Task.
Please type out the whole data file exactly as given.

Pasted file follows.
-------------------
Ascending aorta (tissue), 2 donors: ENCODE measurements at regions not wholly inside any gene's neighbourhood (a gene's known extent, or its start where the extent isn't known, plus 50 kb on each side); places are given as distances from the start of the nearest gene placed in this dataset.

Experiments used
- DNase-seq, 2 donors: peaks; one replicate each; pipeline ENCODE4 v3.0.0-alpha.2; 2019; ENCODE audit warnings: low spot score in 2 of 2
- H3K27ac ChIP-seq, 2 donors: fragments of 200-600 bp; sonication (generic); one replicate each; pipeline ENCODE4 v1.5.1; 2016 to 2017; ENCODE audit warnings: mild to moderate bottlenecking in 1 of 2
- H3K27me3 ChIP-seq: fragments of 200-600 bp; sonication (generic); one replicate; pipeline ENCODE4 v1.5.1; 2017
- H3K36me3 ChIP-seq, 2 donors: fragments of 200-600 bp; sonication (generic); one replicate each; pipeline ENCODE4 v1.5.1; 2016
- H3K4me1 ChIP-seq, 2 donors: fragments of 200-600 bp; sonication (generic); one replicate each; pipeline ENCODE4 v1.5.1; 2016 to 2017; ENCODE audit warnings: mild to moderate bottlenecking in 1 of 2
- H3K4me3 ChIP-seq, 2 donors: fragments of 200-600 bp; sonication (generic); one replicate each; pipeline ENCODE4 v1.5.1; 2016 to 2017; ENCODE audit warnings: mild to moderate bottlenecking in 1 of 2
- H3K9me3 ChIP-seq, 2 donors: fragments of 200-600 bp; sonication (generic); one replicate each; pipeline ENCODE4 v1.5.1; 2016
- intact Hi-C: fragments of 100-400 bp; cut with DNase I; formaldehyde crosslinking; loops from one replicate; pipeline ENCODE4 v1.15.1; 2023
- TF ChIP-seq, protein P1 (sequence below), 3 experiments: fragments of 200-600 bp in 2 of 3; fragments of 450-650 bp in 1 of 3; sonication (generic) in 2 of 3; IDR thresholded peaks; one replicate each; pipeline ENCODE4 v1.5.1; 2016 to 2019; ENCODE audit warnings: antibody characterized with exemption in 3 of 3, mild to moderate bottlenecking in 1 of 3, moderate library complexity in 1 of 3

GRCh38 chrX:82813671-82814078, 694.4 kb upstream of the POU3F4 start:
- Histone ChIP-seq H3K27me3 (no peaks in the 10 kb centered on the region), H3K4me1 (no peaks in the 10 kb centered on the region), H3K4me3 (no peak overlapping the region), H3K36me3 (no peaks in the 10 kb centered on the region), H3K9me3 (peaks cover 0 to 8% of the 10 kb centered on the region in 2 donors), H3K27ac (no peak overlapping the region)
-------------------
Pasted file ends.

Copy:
Ascending aorta (tissue), 2 donors: ENCODE measurements at regions not wholly inside any gene's neighbourhood (a gene's known extent, or its start where the extent isn't known, plus 50 kb on each side); places are given as distances from the start of the nearest gene placed in this dataset.

Experiments used
- DNase-seq, 2 donors: peaks; one replicate each; pipeline ENCODE4 v3.0.0-alpha.2; 2019; ENCODE audit warnings: low spot score in 2 of 2
- H3K27ac ChIP-seq, 2 donors: fragments of 200-600 bp; sonication (generic); one replicate each; pipeline ENCODE4 v1.5.1; 2016 to 2017; ENCODE audit warnings: mild to moderate bottlenecking in 1 of 2
- H3K27me3 ChIP-seq: fragments of 200-600 bp; sonication (generic); one replicate; pipeline ENCODE4 v1.5.1; 2017
- H3K36me3 ChIP-seq, 2 donors: fragments of 200-600 bp; sonication (generic); one replicate each; pipeline ENCODE4 v1.5.1; 2016
- H3K4me1 ChIP-seq, 2 donors: fragments of 200-600 bp; sonication (generic); one replicate each; pipeline ENCODE4 v1.5.1; 2016 to 2017; ENCODE audit warnings: mild to moderate bottlenecking in 1 of 2
- H3K4me3 ChIP-seq, 2 donors: fragments of 200-600 bp; sonication (generic); one replicate each; pipeline ENCODE4 v1.5.1; 2016 to 2017; ENCODE audit warnings: mild to moderate bottlenecking in 1 of 2
- H3K9me3 ChIP-seq, 2 donors: fragments of 200-600 bp; sonication (generic); one replicate each; pipeline ENCODE4 v1.5.1; 2016
- intact Hi-C: fragments of 100-400 bp; cut with DNase I; formaldehyde crosslinking; loops from one replicate; pipeline ENCODE4 v1.15.1; 2023
- TF ChIP-seq, protein P1 (sequence below), 3 experiments: fragments of 200-600 bp in 2 of 3; fragments of 450-650 bp in 1 of 3; sonication (generic) in 2 of 3; IDR thresholded peaks; one replicate each; pipeline ENCODE4 v1.5.1; 2016 to 2019; ENCODE audit warnings: antibody characterized with exemption in 3 of 3, mild to moderate bottlenecking in 1 of 3, moderate library complexity in 1 of 3

GRCh38 chrX:82813671-82814078, 694.4 kb upstream of the POU3F4 start:
- Histone ChIP-seq H3K27me3 (no peaks in the 10 kb centered on the region), H3K4me1 (no peaks in the 10 kb centered on the region), H3K4me3 (no peak overlapping the region), H3K36me3 (no peaks in the 10 kb centered on the region), H3K9me3 (peaks cover 0 to 8% of the 10 kb centered on the region in 2 donors), H3K27ac (no peak overlapping the region)